In this light, Seoul’s hesitation to throw money at Pyongyang is somewhat understandable. As I tend to repeat because it can’t be repeated enough, the North Korean people are poor, but their government isn’t. Kim Jong-un has more than enough cash on hand to buy food, tents, medicine, blue tarps, and building materials from just over the border in China, or to import them into the nearby ports of Chongjin and Rason. I see zero evidence that Pyongyang is doing that, but if you do, by all means, post a link in the comments. Yet some people have let themselves be conditioned into the belief that the needs of North Korea’s people are everyone’s responsibility but that of His Supreme Corpulency himself.

“We have to ask ourselves if now is the appropriate time – considering Pyongyang’s two-faced attitude – to make such movement (for aid).”

The Seoul government, the ruling Saenuri Party, and right-leaning media have largely avoided responding to voices urging Seoul’s involvement in alleviating the worst effects of North Korea’s flood, NK News previously reported.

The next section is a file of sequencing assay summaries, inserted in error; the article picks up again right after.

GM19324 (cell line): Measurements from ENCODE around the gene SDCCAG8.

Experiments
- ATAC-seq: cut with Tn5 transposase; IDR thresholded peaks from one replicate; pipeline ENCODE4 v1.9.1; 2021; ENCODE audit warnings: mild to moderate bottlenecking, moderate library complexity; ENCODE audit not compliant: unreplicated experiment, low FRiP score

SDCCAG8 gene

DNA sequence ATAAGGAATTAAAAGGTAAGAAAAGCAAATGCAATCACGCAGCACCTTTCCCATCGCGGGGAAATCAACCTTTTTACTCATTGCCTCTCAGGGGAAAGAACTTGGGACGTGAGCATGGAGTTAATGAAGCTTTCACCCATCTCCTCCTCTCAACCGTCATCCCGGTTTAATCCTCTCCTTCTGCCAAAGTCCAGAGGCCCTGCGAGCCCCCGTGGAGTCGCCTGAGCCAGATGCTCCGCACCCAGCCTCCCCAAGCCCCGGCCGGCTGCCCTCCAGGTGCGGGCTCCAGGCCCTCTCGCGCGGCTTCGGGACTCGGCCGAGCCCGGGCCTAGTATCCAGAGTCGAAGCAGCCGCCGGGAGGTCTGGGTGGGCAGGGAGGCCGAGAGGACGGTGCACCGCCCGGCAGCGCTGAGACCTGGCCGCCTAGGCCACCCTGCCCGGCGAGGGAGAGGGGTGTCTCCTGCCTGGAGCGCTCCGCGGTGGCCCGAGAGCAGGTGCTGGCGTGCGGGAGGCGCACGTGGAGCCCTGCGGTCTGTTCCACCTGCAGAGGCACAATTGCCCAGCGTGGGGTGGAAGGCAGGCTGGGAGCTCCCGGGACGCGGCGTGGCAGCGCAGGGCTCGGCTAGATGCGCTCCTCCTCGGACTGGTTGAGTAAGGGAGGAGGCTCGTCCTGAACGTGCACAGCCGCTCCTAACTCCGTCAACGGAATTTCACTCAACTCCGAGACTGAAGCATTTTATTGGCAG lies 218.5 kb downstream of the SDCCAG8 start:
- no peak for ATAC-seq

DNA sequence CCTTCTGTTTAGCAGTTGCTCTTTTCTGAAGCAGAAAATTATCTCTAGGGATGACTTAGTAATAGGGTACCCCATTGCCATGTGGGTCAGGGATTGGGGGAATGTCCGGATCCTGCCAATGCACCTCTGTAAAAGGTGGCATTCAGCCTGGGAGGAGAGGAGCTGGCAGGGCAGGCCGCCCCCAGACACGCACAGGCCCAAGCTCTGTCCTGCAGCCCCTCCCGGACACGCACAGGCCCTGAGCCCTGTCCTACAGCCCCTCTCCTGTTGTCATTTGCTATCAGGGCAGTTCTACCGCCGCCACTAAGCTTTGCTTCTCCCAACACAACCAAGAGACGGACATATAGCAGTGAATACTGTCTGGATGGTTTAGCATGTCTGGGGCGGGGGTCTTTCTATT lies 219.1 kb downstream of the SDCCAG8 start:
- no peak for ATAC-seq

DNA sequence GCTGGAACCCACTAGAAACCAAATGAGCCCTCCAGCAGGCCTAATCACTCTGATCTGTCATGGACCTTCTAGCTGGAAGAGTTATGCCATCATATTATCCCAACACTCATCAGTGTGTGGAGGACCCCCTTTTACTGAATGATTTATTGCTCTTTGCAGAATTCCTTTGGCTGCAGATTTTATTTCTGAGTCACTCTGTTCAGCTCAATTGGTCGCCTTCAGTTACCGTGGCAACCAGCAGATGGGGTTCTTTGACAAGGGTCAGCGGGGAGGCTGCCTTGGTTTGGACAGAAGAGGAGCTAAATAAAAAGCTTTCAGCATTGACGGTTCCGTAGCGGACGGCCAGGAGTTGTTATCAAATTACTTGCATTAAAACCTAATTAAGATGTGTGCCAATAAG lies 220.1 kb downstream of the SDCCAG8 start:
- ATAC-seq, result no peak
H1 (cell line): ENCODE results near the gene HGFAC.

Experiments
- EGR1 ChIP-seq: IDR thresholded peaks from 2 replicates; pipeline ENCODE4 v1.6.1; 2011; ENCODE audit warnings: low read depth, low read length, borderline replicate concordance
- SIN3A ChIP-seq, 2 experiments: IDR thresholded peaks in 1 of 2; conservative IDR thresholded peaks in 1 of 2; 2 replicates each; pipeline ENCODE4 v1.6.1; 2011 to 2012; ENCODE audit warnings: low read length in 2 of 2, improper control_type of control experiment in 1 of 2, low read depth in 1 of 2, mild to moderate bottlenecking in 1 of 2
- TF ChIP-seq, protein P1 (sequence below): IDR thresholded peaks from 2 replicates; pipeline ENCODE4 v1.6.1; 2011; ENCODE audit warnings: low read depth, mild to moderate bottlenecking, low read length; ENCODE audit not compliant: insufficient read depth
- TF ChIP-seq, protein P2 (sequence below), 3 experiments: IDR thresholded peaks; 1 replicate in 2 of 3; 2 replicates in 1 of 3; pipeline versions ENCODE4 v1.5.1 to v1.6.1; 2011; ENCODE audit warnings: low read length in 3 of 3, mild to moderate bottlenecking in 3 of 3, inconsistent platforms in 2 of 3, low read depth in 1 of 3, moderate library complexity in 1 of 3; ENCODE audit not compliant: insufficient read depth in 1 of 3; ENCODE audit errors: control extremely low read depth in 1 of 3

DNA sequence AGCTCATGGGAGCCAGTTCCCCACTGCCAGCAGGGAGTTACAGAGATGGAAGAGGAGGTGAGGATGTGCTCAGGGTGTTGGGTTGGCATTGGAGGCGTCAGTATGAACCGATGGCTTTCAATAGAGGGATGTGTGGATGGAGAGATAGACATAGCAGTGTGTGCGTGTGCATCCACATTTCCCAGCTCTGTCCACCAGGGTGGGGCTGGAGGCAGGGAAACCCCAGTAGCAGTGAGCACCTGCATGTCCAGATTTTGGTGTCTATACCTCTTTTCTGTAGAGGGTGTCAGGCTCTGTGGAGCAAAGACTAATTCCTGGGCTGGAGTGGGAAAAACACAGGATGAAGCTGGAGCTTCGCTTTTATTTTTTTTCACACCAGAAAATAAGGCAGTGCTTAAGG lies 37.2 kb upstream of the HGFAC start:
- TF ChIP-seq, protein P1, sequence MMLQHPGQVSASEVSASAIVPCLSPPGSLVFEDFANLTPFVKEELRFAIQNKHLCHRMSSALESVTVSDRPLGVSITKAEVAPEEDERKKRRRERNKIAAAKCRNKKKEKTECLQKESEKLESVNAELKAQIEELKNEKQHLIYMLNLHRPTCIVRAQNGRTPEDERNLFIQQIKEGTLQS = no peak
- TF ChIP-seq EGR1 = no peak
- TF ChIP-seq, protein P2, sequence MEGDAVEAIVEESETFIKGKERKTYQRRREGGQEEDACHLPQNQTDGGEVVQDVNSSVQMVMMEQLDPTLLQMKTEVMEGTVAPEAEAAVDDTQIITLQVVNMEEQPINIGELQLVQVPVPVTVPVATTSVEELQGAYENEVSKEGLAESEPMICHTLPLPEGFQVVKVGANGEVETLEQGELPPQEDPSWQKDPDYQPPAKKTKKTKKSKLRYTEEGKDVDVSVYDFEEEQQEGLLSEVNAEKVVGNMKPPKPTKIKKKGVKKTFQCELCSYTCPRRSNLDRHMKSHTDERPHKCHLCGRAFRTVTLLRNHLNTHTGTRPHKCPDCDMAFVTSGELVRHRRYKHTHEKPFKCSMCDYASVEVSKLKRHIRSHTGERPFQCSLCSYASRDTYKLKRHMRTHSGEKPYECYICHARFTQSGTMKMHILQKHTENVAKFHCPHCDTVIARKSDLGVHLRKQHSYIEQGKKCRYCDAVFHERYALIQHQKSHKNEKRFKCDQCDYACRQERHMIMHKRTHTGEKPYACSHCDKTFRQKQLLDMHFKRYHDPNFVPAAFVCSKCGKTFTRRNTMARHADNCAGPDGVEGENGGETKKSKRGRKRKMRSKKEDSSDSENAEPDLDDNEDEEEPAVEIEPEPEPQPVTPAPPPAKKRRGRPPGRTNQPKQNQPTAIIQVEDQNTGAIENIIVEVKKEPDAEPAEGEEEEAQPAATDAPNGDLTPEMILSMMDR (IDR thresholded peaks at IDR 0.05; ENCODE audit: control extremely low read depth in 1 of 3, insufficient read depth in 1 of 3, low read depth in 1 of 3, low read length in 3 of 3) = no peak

This position has been heavily criticized by scholars and former policymakers,  particularly from the Sunshine era, including Dr. Kim Yeon-chul, who was one of the observers of the Six-Party Talks in 2005.

“A hungry child knows no politics,” wrote Kim on his website, quoting the former U.S. President Reagan’s speech from 1984. “Will we ever learn…to sympathize about the other human beings? ” he added. [NK News]

Or so says a former advisor to Roh Moo-hyun, whose government told North Korean refugees to f**k off and die in place, and whose supporters spent more than a decade blocking North Korea human rights legislation.

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In addition to its casualty toll, the U.N., probably citing North Korean government figures, claims that nearly 400 North Koreans are missing. Some of them are probably dead. Others may be alive but lost amid the chaos. Still others may have slipped across the border into China, taking advantage of the fact that the floods washed away border fences and border posts, drowned some border guards, and generally broke down command and control in the region. This appeal from Liberty in North Korea certainly suggests so.